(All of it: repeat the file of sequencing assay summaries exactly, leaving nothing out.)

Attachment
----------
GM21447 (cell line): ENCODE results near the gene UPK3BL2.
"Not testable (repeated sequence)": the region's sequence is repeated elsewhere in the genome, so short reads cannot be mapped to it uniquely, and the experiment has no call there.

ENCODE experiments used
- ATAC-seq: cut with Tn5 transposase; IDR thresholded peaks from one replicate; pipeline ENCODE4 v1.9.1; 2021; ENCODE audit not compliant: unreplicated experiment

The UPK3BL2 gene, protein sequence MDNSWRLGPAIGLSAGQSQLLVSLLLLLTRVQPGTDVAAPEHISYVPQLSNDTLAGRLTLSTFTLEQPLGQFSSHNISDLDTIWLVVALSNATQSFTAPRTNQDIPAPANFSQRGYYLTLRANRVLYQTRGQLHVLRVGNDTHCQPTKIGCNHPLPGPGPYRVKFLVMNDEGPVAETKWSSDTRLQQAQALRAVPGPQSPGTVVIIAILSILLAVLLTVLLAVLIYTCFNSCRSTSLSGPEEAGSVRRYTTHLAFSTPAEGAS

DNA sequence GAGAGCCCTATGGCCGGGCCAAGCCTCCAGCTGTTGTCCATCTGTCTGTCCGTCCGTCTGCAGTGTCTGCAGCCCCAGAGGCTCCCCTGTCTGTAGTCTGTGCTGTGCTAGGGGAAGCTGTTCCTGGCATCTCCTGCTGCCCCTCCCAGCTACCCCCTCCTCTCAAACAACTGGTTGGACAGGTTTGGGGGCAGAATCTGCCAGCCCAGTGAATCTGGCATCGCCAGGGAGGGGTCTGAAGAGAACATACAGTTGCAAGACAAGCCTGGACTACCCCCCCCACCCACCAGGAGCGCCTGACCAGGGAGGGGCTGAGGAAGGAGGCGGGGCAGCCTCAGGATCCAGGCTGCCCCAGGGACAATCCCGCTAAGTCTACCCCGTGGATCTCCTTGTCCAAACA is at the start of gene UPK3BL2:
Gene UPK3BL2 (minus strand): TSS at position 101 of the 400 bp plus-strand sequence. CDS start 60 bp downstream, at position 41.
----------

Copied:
GM21447 (cell line): ENCODE results near the gene UPK3BL2.
"Not testable (repeated sequence)": the region's sequence is repeated elsewhere in the genome, so short reads cannot be mapped to it uniquely, and the experiment has no call there.

ENCODE experiments used
- ATAC-seq: cut with Tn5 transposase; IDR thresholded peaks from one replicate; pipeline ENCODE4 v1.9.1; 2021; ENCODE audit not compliant: unreplicated experiment

The UPK3BL2 gene, protein sequence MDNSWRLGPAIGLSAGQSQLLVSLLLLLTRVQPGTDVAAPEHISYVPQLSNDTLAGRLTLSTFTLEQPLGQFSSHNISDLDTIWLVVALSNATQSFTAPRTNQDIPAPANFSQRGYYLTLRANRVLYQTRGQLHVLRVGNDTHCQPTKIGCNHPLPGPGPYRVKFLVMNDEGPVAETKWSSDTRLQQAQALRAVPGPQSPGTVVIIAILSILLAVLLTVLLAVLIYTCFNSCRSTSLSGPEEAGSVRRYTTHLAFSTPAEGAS

DNA sequence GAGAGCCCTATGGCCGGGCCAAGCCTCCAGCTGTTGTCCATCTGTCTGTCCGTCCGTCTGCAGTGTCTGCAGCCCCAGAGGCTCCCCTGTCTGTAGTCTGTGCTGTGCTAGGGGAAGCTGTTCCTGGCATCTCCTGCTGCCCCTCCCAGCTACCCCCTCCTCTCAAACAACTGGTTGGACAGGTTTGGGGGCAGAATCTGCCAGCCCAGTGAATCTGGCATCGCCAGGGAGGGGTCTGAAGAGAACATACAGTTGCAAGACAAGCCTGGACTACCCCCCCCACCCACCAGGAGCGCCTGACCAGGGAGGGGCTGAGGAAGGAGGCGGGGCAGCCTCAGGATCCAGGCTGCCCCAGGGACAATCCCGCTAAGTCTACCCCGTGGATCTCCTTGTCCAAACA is at the start of gene UPK3BL2:
Gene UPK3BL2 (minus strand): TSS at position 101 of the 400 bp plus-strand sequence. CDS start 60 bp downstream, at position 41.